It looks like Patty is a bit troubled….
When she was younger, Patty was always annoyed by cranky old people, and now she was worrying that she might become one. The trigger making her cranky was what students know and don’t know. It all started when a colleague showed her the “Texas Tech Politically Challenged Video.”
“How could so many students not know who won the American Civil War, who the Vice President is, or who the United States won its freedom from?” she thought.
Some of her colleagues felt the video was staged, but the producers came up with a response video that strongly suggested that it was not. What was even more unsettling was the fact that all the students knew who Snooki was and who Brad Pitt’s wife was.
Some of Patty’s statistics students got wind of this video and decided to make a similar video at Ivy University. The results were mostly comforting: 49 out of 50 students knew who won the Civil War, and the one student who didn’t was from India. They also did well with some other questions, 85% knowing that Joseph Stalin was the leader of the Soviet Union in World War II, and a high number knew that Joe Biden was the VP.
But Patty was most troubled that almost 50% did not know who wrote A Christmas Carol. She had discussed the topic with Rob and was further annoyed that he didn’t seem as troubled as she was. Rob pointed out that some international students might not have had English literature in their studies, and being a story about Christmas, it could be a cultural thing. Patty was unconvinced by his arguments. It still seemed troubling to her.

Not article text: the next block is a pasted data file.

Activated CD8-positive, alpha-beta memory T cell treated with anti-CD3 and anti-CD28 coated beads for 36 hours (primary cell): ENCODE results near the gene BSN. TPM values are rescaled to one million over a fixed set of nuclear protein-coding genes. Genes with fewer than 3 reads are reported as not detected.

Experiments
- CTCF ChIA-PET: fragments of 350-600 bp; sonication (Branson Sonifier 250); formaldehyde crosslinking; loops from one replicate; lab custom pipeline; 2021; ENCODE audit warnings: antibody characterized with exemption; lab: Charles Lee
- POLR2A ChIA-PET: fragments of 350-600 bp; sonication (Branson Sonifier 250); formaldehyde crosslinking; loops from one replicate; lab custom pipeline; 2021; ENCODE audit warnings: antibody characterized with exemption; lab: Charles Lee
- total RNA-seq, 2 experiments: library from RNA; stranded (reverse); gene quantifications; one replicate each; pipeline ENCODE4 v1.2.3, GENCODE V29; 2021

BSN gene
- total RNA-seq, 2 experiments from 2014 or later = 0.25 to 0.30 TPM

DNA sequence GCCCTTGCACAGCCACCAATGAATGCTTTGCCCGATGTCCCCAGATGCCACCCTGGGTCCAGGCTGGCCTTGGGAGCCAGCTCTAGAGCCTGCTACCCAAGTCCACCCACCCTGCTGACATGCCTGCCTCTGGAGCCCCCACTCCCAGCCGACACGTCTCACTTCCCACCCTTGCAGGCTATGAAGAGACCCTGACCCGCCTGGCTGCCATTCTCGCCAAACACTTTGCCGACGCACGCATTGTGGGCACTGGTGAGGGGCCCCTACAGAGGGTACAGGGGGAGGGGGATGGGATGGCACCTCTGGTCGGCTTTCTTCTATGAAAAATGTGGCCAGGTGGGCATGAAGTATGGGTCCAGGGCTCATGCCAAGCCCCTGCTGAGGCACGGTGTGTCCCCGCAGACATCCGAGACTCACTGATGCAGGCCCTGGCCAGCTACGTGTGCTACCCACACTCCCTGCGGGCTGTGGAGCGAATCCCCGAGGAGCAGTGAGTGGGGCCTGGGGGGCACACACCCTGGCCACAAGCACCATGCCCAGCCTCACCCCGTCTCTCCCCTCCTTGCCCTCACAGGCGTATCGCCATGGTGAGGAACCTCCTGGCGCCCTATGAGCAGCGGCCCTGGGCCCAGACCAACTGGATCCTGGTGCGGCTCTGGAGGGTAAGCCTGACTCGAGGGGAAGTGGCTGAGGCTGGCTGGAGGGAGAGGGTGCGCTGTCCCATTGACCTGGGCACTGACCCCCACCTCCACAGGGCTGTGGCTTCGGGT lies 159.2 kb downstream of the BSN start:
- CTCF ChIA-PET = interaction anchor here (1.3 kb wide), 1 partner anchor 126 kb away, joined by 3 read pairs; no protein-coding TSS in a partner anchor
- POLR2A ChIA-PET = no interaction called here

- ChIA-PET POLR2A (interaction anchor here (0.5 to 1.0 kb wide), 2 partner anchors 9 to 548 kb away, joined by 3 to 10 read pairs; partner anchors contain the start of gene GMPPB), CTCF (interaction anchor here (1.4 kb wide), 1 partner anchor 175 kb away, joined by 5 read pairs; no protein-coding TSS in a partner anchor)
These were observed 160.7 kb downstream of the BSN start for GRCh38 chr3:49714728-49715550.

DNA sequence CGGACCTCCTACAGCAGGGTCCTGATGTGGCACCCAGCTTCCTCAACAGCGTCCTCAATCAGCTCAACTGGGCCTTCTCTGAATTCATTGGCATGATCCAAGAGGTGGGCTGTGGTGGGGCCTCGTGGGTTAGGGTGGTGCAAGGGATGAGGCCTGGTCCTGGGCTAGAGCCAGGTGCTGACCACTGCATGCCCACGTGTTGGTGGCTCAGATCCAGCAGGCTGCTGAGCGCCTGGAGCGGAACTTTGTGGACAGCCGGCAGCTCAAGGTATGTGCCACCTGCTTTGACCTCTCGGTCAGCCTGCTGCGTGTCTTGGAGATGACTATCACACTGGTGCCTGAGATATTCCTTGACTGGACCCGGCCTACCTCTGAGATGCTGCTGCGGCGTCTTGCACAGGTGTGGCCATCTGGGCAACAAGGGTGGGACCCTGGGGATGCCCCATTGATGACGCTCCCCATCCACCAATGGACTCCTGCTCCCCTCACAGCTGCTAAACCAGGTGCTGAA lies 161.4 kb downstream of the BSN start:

As she was mulling over these thoughts, the phone rang. It was Mike Madigan, CEO of her former employer, ACME.
“Hey, Patty, it’s Mike,” Madigan said cheerfully. “I need your help with a statistic problem. It might be good if Rob and Pete were involved, so could we do a teleconference?”
Patty scheduled the teleconference for later in the day. When the time came, Pete and Rob were in Patty’s office and she called Madigan. After exchanging pleasantries, Madigan got to the point.
“We have a demanding customer from the military,” Mike started. “They have a Zero Defects program and want to know how we can guarantee it after field exposure.”
“To clarify, you mean guarantee zero defects for units in the field?” Pete asked.
“Yeah,” Mike replied.
“The way I figure it, if we have 20 units in the field and none fail, we can say with 95% confidence that we have zero defects, because one unit is 5% of 20, and if none fail, that means we can be 100%-5% or 95% confident,” Mike said.
Patty instinctively reached for the mute button, as Rob and Pete went into hysterics. She glared at both of them.
“Hello, hello, are you there?” Mike asked as he heard no response.
Finally, with Patty continuing to glare, Pete and Rob had stopped laughing. So she unmuted the phone.
“Sorry Mike, the failure rate in the situation you described is that you can be 95% confident that is it less than or equal to 15%” Patty replied.
The other end of the conference call was quiet for a while and finally Mike answered,
“Yikes! OK, can you explain?”
“Patty and I have developed the math to explain how to calculate confidence limits on field failure rates,” Rob responded. “For 95% confidence we have developed what we call The Rule of 3/N.”
“How does it work?” Mike asked.
“If you have N samples in the field, and none have failed, you can say with 95% confidence that your failure rate is 3/N or less. As an example, let’s say you have 300 units in the field and none fail. You can then say with 95% confidence that the failure rate is less than or equal to 3/300 = 1/100 = 0.01 = 1%.”
“If we have 300 units with no fails, we can only have confidence in a 1% failure rate?” Mike groaned.
“One percent or less, with 95% confidence,” Patty chimed in.
Is demonstrating a 0% failure rate possible? Will Patty and the team find a way to help Mike? Stay tuned for more details.